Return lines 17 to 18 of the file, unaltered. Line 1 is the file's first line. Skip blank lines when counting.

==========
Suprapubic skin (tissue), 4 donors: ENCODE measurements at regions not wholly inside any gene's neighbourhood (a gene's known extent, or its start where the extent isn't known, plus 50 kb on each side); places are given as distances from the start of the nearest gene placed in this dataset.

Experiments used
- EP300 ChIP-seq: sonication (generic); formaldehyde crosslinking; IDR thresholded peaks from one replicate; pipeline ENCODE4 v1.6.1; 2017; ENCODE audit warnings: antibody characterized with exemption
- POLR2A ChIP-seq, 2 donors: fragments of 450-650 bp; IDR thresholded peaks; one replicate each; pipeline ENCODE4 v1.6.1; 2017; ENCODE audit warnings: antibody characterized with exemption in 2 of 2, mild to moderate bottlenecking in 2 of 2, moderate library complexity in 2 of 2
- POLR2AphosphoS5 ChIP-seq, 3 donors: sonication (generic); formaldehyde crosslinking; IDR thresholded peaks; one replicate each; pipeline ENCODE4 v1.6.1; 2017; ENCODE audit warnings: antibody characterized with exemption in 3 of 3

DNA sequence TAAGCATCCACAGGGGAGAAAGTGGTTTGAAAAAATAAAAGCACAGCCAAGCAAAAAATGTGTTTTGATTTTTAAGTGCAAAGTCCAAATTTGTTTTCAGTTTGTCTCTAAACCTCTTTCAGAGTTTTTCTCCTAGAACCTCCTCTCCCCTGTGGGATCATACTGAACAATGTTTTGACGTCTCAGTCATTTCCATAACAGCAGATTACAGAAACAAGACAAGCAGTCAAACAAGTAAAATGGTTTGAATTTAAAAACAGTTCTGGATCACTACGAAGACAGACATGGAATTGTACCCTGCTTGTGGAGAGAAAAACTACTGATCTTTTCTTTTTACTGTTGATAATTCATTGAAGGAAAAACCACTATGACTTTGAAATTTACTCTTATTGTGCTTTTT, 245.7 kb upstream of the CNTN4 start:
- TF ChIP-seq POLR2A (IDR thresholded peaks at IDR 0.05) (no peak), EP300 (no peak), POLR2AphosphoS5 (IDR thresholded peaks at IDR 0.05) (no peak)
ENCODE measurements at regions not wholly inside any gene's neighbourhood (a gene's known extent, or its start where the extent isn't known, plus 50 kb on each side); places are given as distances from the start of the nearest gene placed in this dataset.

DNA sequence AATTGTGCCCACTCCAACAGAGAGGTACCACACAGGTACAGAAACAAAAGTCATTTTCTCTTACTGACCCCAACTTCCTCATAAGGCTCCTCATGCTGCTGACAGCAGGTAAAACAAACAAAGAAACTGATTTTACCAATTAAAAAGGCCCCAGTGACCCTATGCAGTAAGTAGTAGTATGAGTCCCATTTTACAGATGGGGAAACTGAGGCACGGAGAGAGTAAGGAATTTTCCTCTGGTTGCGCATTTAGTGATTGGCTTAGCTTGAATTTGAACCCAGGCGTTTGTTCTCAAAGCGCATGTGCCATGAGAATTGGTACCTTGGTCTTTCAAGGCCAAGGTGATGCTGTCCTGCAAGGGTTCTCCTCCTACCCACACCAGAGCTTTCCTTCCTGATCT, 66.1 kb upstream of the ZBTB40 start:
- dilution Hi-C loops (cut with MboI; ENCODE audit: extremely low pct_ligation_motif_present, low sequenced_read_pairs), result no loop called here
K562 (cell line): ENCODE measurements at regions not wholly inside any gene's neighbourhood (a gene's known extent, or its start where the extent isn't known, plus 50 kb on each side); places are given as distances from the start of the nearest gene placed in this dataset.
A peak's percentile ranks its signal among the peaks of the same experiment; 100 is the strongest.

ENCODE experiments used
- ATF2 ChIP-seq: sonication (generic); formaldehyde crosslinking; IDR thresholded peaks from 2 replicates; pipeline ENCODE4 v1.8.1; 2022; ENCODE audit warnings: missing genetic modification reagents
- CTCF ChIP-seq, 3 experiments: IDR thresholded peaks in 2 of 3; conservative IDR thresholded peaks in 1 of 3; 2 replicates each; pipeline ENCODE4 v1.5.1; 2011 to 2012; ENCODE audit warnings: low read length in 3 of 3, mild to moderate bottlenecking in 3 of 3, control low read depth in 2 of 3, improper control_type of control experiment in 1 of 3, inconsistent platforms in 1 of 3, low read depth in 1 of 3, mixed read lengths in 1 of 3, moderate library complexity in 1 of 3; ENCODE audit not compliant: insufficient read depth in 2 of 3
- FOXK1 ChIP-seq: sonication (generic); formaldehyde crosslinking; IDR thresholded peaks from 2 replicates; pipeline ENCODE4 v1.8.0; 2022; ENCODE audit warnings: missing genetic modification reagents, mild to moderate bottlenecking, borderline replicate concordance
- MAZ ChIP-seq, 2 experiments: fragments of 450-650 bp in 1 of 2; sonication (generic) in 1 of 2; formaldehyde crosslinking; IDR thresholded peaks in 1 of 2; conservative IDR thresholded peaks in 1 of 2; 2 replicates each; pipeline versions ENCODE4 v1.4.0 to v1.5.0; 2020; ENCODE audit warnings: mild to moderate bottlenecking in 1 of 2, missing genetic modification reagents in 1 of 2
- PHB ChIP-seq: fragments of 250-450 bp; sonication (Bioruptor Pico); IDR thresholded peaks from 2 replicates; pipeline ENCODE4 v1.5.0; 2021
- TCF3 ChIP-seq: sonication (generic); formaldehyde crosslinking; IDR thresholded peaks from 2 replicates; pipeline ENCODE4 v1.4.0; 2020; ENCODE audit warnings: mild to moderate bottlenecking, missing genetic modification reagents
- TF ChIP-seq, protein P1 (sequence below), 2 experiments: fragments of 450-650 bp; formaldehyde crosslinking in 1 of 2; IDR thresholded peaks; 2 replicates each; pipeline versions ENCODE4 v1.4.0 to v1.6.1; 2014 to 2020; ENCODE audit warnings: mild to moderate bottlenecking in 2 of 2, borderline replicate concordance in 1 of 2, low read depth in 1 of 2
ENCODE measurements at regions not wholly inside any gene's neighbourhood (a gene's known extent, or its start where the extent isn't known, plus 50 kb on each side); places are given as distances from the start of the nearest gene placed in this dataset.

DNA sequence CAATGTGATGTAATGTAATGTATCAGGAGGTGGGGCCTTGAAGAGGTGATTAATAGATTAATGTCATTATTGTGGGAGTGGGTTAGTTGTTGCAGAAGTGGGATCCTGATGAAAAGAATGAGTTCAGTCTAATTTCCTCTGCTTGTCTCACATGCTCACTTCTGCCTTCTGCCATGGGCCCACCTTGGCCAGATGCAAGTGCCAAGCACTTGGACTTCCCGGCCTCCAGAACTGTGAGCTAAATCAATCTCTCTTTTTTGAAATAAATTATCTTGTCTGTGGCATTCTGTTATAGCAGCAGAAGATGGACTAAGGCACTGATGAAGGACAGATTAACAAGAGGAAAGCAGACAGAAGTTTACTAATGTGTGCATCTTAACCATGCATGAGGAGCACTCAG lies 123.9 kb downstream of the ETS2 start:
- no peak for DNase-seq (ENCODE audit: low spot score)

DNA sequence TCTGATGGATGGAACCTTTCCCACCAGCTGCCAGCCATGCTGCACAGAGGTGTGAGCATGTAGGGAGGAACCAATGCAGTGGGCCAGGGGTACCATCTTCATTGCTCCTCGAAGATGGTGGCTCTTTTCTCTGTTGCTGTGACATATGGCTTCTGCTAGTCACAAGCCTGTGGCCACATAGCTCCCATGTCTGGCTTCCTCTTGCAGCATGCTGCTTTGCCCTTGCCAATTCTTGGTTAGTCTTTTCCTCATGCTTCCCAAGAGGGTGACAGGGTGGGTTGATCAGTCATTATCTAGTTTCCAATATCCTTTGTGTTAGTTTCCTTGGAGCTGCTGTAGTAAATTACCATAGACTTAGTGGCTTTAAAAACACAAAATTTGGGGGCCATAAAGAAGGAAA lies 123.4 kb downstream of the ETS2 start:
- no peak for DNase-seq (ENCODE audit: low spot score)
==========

- MAZ ChIP-seq, 2 experiments: fragments of 450-650 bp in 1 of 2; sonication (generic) in 1 of 2; formaldehyde crosslinking; IDR thresholded peaks in 1 of 2; conservative IDR thresholded peaks in 1 of 2; 2 replicates each; pipeline versions ENCODE4 v1.4.0 to v1.5.0; 2020; ENCODE audit warnings: mild to moderate bottlenecking in 1 of 2, missing genetic modification reagents in 1 of 2
- PHB ChIP-seq: fragments of 250-450 bp; sonication (Bioruptor Pico); IDR thresholded peaks from 2 replicates; pipeline ENCODE4 v1.5.0; 2021